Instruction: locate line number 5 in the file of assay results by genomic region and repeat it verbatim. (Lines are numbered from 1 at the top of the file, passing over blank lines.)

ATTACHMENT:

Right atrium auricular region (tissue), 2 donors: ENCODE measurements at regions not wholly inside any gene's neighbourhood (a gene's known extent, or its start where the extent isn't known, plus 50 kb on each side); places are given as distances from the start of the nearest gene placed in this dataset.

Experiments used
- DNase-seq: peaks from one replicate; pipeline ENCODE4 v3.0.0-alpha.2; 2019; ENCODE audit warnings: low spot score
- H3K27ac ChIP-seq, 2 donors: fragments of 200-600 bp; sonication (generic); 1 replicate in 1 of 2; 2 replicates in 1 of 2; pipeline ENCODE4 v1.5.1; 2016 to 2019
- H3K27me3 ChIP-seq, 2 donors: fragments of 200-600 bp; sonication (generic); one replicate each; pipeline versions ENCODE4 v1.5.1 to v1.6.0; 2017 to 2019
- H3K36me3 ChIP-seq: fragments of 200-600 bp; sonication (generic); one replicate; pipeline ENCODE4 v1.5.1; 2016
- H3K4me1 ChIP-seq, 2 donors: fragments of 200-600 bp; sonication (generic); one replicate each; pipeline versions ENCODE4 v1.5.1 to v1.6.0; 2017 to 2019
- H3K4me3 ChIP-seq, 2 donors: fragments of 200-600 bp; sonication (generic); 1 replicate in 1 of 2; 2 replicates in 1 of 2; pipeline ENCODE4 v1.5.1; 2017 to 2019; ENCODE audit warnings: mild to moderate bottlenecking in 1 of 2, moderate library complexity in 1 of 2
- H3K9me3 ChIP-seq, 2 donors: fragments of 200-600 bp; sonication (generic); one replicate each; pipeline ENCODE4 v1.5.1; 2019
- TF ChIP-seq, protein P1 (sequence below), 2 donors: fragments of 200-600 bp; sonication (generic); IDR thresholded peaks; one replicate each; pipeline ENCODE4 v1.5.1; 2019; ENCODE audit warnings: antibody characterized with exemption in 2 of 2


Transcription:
- H3K27me3 ChIP-seq, 2 donors: fragments of 200-600 bp; sonication (generic); one replicate each; pipeline versions ENCODE4 v1.5.1 to v1.6.0; 2017 to 2019